The Royal College of Midwives annual awards have honoured the makers of an educational DVD to help treat women that have undergone genetic mutilation and an initiative that has improved home birthing rates in Bradford.
At the eighth annual ceremony, held in London on 19 January, consultant midwife Yana Richens and consultant gynaecologist Sarah Creighton won the Award for Excellence in Initiatives in Public Health.
They developed a DVD on how to perform a deinfibulation – opening up the scar tissue to restore the normal vaginal opening – on women who have undergone genetic mutilation, which the Royal College of Obstetricians wants to use as part of its programme for doctors.
The award entry said: “The nature of female genital mutilation is still little understood; particularly in the long term morbidities (life expectancy) associated to women (who) have had this done to them. Raising public awareness and marrying a clinical message with a public health message which can be understood by all is an incredibly innovative way to address a complex problem.”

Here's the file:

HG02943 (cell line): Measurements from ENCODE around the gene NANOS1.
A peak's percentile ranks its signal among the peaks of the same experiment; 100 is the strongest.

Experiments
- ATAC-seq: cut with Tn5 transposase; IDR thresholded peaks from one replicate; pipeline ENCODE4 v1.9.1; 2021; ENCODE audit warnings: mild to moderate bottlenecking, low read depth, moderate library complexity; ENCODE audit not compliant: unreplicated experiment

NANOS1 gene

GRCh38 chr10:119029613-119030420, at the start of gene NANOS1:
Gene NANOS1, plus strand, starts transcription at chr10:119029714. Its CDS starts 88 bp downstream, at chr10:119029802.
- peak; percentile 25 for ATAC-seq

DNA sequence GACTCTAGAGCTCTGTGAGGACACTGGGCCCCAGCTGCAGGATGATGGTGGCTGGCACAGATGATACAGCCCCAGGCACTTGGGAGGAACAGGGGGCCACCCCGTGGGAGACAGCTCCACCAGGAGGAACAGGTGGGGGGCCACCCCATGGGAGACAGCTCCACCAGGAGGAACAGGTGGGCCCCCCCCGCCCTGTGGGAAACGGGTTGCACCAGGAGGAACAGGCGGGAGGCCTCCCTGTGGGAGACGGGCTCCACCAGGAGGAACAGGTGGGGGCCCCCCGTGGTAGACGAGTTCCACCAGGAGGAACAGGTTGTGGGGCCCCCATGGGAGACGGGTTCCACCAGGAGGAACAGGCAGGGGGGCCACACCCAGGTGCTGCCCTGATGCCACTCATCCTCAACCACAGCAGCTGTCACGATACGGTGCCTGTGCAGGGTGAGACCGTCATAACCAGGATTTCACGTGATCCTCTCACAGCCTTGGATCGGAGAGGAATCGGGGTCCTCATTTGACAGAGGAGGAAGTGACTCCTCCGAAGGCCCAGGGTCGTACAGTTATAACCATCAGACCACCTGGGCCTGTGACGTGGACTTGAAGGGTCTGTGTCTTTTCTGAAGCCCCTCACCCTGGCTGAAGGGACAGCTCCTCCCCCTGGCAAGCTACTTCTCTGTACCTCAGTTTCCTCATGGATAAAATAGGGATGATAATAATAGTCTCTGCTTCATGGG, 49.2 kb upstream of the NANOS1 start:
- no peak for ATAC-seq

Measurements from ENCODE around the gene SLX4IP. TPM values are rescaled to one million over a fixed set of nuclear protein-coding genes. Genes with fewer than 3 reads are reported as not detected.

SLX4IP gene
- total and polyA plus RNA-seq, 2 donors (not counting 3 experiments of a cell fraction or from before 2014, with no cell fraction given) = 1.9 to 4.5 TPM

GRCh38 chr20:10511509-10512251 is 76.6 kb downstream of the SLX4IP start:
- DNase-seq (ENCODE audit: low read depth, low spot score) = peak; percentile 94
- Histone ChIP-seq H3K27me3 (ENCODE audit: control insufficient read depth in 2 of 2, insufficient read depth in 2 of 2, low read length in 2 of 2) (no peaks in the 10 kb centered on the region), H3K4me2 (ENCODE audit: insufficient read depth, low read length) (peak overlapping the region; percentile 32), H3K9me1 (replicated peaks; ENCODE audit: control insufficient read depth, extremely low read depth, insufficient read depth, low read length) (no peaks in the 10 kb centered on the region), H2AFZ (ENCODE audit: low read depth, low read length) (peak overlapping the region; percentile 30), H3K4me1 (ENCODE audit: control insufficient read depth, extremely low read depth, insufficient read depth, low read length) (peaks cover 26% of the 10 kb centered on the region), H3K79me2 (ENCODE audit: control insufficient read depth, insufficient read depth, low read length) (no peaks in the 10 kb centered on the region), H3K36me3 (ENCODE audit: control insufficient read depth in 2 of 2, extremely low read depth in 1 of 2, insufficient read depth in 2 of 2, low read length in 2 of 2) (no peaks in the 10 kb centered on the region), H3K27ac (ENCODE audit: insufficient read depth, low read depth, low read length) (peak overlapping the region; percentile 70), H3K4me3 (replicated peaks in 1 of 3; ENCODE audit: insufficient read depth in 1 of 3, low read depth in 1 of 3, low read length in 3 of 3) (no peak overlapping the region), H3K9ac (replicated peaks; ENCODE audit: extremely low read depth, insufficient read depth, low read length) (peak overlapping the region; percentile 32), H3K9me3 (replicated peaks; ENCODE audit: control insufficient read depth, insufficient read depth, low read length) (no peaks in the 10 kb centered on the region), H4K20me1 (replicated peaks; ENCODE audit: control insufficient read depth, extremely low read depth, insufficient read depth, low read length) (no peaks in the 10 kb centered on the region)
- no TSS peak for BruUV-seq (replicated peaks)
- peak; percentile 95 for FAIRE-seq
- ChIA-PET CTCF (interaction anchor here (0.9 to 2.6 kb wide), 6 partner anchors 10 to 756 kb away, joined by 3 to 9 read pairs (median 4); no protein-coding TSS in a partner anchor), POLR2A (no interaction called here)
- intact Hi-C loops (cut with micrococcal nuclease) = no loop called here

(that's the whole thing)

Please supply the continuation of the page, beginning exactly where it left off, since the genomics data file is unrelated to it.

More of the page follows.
Ms Richens said she felt “passionately about highlighting the issue of health inequalities for non-English speaking women”.
“Female genital mutilation ruins many women’s lives and can cause severe gynaecological and obstetric problems,” she added.
Bradford widwives Alison Brown and Deborah Hughes won the Bounty Award for Promoting Natural Birth for a series of workshops they ran in the region on home births. These included discussions about the practical aspects of home birthing and offered advice to prospective mums, dads and partners.
The city’s rate of home birth in 2007 was 0.5%, compared with the national average of 3%. By September 2010, this had risen to 2%.
Ms Brown said: “We spend time in the sessions discussing coping strategies for labour and birth at home, including the use of water, and the ways in which midwives can work in partnership with mothers to help them achieve the births they hope.”
Also honoured were midwives from the Abertawe BroMorgannwg University Hospital Health Board in Wales for their promotion of breastfeeding. They worked with mothers to set up a charitable trust that covers South Wales’ valleys and coasts. The trust has set up eight peer support groups and trained 75 peer supporters.